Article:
As a project for grad school I used 300 drawn-on pages to make banners that hung in the stairwell of the Gettysburg College library. You can see a video here. https://youtu.be/e6rp7XVwHAs
Archive for the ‘Grad school’ Category
While doing grad school research I ran across this in a book showing the changes in cartoonist-then-cubist painter Lyonel Feininger’s signature.
I changed my signature a couple of times. The last time I did the signature I most wanted to emulate was Rick Stromoski’s. I love how odd it is to exaggerate the unimportant “M” in the middle of his name.
Sorry about the late notice but if you happen to be in central Pennsylvania tomorrow, March 2, at noon, I’ll be speaking at Bucknell University in Lewisburg.
My cartoon-based installation, “Unbound,” has been hanging in the library stairwell there since last summer so I’ll be talking about that, Bo Nanas, MAD and cartooning in general. And I’ll have a few books with me as well.
Here’s the info.
Two nights ago I was taking my first go at tackling the thesis for my MFA program. I was writing about my identity as a cartoonist which can be tricky subject. To be honest, having Bo Nanas fail did not do wonders for my confidence. Then I stumbled upon this article.
This week’s Dadding Badly comic addressees grad school and drinking…but not in the way you’d think.
While doing research for grad school I stumbled upon a couple of books on Lyonel Feininger. The odd thing was that when I saw them on the self of the college library in the painting section I thought, I recognize that name, but as a turn-of-the-last century cartoonist, not as a painter. Whadda ya know, he was both. (Funny too that books on his painting tend to barely mention his cartooning, and visa versa.)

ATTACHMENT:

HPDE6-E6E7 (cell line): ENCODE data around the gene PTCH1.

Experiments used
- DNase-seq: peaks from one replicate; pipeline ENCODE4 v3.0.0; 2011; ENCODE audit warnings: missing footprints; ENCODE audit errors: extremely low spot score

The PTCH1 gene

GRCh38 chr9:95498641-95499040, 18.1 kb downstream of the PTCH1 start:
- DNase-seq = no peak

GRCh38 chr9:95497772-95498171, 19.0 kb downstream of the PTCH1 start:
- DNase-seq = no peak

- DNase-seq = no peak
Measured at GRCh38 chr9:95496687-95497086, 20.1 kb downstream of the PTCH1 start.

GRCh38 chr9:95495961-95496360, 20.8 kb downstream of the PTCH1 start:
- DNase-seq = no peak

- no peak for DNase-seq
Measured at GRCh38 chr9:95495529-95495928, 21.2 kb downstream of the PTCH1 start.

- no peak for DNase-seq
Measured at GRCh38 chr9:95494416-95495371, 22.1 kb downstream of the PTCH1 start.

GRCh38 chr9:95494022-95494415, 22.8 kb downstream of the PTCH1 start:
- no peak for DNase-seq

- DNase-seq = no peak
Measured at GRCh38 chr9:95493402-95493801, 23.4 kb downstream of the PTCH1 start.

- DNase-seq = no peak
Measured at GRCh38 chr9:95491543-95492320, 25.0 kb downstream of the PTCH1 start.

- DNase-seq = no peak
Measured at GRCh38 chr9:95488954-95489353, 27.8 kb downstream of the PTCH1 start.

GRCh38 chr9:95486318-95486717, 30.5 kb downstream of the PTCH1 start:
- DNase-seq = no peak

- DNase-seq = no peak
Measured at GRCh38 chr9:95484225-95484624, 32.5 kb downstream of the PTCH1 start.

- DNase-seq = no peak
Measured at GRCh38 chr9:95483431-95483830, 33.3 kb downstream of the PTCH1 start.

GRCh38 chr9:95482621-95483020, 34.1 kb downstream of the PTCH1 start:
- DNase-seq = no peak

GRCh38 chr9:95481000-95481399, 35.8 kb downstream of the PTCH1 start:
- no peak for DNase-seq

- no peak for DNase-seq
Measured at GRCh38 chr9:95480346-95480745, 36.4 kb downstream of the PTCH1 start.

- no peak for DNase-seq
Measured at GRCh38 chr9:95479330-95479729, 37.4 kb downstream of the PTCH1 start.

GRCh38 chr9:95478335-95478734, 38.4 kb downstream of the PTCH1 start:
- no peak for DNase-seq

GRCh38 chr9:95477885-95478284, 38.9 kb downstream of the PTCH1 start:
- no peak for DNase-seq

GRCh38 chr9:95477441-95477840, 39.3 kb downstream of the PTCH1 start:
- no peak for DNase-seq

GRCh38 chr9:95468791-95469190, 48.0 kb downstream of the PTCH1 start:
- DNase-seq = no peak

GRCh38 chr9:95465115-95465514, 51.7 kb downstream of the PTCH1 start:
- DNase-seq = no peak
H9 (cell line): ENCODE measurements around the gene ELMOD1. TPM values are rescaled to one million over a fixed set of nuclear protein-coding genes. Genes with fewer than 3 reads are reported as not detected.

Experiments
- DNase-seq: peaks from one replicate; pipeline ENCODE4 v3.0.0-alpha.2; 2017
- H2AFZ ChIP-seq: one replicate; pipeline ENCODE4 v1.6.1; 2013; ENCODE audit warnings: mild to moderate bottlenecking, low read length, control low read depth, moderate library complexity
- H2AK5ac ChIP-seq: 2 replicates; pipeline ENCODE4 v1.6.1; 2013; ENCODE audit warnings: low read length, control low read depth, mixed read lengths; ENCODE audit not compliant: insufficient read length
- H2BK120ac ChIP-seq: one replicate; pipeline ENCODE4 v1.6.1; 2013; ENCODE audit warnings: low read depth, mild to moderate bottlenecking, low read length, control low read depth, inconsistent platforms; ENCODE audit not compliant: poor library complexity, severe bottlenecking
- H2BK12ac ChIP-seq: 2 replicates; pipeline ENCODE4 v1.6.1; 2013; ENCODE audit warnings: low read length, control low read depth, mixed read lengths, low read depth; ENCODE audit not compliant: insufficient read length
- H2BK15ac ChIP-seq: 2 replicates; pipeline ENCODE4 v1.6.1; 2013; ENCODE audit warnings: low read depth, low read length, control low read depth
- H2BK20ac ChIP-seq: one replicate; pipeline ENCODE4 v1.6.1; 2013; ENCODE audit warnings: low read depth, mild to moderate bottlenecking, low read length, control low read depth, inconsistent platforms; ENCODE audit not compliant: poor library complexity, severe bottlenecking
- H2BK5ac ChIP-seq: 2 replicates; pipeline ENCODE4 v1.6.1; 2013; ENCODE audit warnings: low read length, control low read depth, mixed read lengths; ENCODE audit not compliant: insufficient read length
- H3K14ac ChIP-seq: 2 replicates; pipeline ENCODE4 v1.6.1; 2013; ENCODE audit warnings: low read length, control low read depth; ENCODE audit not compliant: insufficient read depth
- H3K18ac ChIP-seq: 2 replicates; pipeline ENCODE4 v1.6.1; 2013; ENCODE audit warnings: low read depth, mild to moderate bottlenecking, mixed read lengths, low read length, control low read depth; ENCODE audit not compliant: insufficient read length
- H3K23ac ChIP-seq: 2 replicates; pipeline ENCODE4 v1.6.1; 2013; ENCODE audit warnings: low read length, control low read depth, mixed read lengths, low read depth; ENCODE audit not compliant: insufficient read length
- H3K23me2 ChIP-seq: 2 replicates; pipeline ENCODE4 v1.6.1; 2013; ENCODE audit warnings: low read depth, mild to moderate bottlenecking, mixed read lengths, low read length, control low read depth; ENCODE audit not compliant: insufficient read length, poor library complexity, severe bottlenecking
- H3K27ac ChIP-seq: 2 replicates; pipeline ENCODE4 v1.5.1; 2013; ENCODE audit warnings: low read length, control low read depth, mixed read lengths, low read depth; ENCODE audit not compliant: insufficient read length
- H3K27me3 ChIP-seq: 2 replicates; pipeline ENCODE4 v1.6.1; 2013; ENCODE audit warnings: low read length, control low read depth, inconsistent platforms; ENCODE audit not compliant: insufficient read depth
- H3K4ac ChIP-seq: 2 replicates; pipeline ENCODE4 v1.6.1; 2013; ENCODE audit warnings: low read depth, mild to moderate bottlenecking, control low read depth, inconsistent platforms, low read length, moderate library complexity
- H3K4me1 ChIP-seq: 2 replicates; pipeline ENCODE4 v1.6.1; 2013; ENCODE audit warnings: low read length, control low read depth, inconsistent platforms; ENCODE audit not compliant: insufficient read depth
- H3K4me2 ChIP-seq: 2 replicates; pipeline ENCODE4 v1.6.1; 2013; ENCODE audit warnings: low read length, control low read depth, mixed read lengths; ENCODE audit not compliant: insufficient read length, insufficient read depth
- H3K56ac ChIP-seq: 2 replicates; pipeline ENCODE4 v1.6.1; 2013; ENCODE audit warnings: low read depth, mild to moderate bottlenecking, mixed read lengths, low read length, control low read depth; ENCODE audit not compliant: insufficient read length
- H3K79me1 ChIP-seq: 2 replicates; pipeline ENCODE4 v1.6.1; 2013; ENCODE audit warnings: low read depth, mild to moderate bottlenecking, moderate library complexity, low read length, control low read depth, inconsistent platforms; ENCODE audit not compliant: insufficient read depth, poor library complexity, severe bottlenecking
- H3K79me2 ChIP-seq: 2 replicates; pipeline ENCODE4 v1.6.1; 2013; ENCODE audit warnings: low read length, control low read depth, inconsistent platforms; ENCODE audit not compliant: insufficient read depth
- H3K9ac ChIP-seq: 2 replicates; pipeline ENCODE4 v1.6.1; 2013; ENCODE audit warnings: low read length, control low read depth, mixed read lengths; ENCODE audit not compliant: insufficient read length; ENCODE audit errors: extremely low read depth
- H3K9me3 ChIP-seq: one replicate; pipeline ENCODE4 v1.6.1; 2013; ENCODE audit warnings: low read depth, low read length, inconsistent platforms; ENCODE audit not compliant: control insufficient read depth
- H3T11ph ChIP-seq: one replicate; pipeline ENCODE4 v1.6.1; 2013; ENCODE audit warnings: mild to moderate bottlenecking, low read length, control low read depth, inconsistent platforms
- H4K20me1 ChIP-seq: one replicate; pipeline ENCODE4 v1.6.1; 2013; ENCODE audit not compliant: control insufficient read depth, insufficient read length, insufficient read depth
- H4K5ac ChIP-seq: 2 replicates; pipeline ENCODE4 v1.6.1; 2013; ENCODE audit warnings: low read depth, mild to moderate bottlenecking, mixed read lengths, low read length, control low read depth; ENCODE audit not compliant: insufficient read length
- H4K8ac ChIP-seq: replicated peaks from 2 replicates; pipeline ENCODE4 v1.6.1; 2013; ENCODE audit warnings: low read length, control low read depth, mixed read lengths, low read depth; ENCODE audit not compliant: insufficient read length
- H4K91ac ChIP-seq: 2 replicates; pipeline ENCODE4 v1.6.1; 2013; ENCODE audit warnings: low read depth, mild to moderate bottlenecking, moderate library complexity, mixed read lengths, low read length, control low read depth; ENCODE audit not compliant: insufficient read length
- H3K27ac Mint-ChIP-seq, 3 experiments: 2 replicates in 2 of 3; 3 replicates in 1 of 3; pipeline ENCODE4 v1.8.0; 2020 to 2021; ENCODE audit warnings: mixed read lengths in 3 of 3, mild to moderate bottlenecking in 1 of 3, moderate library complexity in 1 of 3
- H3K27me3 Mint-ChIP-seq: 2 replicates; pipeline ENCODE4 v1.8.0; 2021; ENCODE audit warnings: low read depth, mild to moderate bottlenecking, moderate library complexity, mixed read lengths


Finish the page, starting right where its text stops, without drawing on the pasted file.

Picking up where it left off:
Feininger was an American who lived most of his life in Germany and did work for many of the humor magazines of the day. He also did two short-lived Sunday comics strips The Kin-der-Kids and Wee Willie Winkie’s World, for the Chicago Tribune. Then he became a painter and one of the first instructors of the Bauhaus.
In one of the books, I found this below photo of figurines he made of his comics characters.
For grad school, I’ve been doing some drawing with my 9-month-old son. Last semester, right after he was born, I did drawings of him almost every day in a sketchbook. This semester I started doing that again but it wasn’t working out. Truthfully, he just moves too much. So I started having him scribble on the page (I hold on to the pencil just in case) then I’d make it into something. (See below.) This has gone on for a few weeks but it’s tough to find a figurative element in the scrawlings, so I’ve started to add to it in a pure mark making way, much like my son is doing anyway.
This is a drawing I did for my grad school cohort Katie Loncke for her wonderful blog Klonke.com. The thought behind this is to ease the pain and/or obsession of your blog stats – how many people visit your blog each day. Believe me, I’ve been there.